I write this column less than a week after my wife and I were detected Covid-19 positive. I, too, have the apprehensions of tens of millions of Indians who live in dread of this latter-day disease. Some of them have succumbed to it, while others have survived it. A large majority of the people have no clue whether they would fall prey to it.
On Wednesday last, the country reported over 4, 12,000 new Covid-19 cases, its highest number yet. Half of all cases of Covid-19 recorded around the world are in India, up from one in 25 at the start of March. The number of Covid-19 deaths tripled in March, and then in April leapt by a factor of 10.
I am sure there are many more patients, who are not included in the government register. With a quarter of all tests returning a positive result, up five-fold in the past month, it is clear that India’s monster second wave has yet to reach its peak. Already, 2.5 lakh Indians have died of Covid.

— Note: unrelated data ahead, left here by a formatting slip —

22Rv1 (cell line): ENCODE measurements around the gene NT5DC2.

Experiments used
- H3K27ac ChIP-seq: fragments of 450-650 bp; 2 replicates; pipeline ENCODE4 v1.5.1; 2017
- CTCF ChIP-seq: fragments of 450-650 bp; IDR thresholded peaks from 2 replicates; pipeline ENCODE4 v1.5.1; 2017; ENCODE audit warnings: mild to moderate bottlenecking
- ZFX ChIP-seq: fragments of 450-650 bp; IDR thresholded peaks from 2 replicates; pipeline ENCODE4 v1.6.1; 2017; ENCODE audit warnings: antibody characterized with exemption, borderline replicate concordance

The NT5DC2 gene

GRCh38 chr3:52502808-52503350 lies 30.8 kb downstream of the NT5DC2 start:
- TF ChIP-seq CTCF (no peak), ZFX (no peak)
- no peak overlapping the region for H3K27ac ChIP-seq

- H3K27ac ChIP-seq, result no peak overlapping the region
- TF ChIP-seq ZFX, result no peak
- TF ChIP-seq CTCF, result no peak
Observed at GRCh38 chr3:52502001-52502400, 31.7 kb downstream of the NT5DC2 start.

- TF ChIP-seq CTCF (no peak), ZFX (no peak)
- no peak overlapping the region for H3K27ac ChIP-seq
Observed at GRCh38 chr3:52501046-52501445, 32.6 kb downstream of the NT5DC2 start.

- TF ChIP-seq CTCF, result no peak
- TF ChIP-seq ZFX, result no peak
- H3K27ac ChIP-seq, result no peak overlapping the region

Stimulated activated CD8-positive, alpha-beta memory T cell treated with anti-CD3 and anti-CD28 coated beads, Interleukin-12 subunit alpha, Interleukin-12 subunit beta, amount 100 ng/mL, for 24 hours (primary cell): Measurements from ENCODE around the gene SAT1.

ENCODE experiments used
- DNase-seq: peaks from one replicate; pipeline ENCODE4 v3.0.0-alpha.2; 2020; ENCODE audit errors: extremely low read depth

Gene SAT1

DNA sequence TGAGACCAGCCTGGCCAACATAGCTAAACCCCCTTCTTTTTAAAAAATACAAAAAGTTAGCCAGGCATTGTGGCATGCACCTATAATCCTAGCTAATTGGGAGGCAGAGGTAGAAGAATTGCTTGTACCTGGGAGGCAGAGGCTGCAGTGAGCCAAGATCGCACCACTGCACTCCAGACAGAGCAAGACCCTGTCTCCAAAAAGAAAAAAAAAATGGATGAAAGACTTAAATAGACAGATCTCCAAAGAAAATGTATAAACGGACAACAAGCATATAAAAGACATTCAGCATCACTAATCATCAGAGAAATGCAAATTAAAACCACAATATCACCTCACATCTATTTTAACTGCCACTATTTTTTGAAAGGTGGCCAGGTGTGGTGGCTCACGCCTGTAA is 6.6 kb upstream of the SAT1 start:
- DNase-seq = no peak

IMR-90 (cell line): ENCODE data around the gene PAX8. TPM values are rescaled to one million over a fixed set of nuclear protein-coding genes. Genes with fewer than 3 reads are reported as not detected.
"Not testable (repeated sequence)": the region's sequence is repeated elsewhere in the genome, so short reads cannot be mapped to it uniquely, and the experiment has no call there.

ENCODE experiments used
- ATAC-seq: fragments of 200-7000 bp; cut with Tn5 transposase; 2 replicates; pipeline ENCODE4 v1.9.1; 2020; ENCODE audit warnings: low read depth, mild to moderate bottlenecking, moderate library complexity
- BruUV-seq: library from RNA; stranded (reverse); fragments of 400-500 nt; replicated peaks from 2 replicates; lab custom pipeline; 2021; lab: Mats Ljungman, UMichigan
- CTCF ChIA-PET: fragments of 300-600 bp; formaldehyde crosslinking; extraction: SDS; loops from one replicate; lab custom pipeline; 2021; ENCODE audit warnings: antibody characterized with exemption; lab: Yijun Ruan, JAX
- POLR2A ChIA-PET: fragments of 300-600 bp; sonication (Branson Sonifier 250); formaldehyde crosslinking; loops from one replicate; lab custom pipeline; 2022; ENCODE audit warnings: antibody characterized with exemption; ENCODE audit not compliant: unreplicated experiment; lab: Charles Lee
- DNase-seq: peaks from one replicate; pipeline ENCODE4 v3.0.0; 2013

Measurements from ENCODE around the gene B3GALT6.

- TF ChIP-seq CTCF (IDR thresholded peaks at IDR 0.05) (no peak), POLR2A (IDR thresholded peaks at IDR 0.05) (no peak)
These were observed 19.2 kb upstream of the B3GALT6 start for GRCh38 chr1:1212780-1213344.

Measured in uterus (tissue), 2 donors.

That raises another question, what has the government done to fight Covid-19? Yesterday, my son asked me whether anyone from the health department contacted me.
While saying “no”, I remembered how a relative at Thumpamon in Pathanamthitta district in Kerala, who was quarantined at home, would receive three or four official calls every day, including one from the District Collector’s office, inquiring about her welfare.
My friend and kidney-donor Sakhi John had told me how the police came to his house at Thiruvalla, not with an arrest warrant but packets of food for him and his family when he reached there, driving all the way from New Delhi.
No, I am not at all disappointed with the Central government. Rather, I was very happy to read in the Indian Express (May 7) that Prime Minister Narendra Modi’s ambitious and pet Central Vista construction project has been going apace. Corona has proved ineffective against it!
Trenches have been dug on both sides of Rajpath, called the King’s Path by the British, from where millions of people had watched with pride the Republic Day down the decades. By the way, who does not want to build a house of his own? Roti, Kapada and Makkan (food, cloth and house) are, after all, the symbols of happiness in India!